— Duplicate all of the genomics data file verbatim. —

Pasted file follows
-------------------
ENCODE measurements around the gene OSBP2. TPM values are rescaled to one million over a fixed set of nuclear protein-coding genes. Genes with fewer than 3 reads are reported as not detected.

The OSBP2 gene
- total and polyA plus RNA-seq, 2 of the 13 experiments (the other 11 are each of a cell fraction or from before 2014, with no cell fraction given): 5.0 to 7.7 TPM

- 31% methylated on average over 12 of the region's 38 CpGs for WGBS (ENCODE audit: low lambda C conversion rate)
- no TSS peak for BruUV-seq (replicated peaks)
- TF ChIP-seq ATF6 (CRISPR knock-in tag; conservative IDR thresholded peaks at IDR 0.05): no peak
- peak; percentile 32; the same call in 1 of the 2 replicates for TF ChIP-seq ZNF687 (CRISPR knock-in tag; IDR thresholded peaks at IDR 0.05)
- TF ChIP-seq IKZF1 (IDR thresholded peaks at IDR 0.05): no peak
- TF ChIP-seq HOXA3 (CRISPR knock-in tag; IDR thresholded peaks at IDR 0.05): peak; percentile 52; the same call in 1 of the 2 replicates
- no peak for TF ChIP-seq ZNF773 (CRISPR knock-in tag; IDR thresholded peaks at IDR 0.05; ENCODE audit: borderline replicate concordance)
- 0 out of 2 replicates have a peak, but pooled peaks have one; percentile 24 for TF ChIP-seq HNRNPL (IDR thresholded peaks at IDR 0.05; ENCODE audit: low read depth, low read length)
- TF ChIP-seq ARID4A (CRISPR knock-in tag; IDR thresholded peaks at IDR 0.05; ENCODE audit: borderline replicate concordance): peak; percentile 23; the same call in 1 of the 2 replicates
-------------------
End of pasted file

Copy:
ENCODE measurements around the gene OSBP2. TPM values are rescaled to one million over a fixed set of nuclear protein-coding genes. Genes with fewer than 3 reads are reported as not detected.

The OSBP2 gene
- total and polyA plus RNA-seq, 2 of the 13 experiments (the other 11 are each of a cell fraction or from before 2014, with no cell fraction given): 5.0 to 7.7 TPM

- 31% methylated on average over 12 of the region's 38 CpGs for WGBS (ENCODE audit: low lambda C conversion rate)
- no TSS peak for BruUV-seq (replicated peaks)
- TF ChIP-seq ATF6 (CRISPR knock-in tag; conservative IDR thresholded peaks at IDR 0.05): no peak
- peak; percentile 32; the same call in 1 of the 2 replicates for TF ChIP-seq ZNF687 (CRISPR knock-in tag; IDR thresholded peaks at IDR 0.05)
- TF ChIP-seq IKZF1 (IDR thresholded peaks at IDR 0.05): no peak
- TF ChIP-seq HOXA3 (CRISPR knock-in tag; IDR thresholded peaks at IDR 0.05): peak; percentile 52; the same call in 1 of the 2 replicates
- no peak for TF ChIP-seq ZNF773 (CRISPR knock-in tag; IDR thresholded peaks at IDR 0.05; ENCODE audit: borderline replicate concordance)
- 0 out of 2 replicates have a peak, but pooled peaks have one; percentile 24 for TF ChIP-seq HNRNPL (IDR thresholded peaks at IDR 0.05; ENCODE audit: low read depth, low read length)
- TF ChIP-seq ARID4A (CRISPR knock-in tag; IDR thresholded peaks at IDR 0.05; ENCODE audit: borderline replicate concordance): peak; percentile 23; the same call in 1 of the 2 replicates